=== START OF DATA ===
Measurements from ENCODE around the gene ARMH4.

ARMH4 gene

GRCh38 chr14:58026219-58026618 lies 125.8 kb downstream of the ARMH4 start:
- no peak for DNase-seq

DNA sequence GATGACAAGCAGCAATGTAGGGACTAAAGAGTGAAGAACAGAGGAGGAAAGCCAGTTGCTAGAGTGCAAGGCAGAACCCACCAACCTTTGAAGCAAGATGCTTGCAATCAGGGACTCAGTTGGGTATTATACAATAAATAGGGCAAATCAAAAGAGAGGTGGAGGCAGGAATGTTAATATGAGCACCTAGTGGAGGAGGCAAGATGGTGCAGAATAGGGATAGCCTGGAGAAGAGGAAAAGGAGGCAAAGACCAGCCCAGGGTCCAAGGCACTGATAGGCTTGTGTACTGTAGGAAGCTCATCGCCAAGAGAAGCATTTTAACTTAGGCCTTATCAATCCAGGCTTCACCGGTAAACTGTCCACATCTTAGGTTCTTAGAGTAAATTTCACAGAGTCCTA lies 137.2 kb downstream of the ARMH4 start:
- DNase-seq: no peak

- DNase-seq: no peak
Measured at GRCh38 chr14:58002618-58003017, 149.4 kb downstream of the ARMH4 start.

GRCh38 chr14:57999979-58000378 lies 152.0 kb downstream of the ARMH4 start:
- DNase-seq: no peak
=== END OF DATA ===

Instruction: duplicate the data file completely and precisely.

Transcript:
Measurements from ENCODE around the gene ARMH4.

ARMH4 gene

GRCh38 chr14:58026219-58026618 lies 125.8 kb downstream of the ARMH4 start:
- no peak for DNase-seq

DNA sequence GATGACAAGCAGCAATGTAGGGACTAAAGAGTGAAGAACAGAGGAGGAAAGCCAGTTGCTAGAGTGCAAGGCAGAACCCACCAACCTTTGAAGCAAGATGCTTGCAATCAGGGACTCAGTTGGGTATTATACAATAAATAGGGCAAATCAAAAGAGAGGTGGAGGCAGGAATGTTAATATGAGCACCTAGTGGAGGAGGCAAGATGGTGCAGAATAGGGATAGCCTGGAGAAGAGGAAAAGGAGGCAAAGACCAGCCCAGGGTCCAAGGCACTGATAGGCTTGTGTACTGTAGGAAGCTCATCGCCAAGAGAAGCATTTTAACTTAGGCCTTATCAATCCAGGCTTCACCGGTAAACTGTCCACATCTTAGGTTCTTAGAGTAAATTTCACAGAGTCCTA lies 137.2 kb downstream of the ARMH4 start:
- DNase-seq: no peak

- DNase-seq: no peak
Measured at GRCh38 chr14:58002618-58003017, 149.4 kb downstream of the ARMH4 start.

GRCh38 chr14:57999979-58000378 lies 152.0 kb downstream of the ARMH4 start:
- DNase-seq: no peak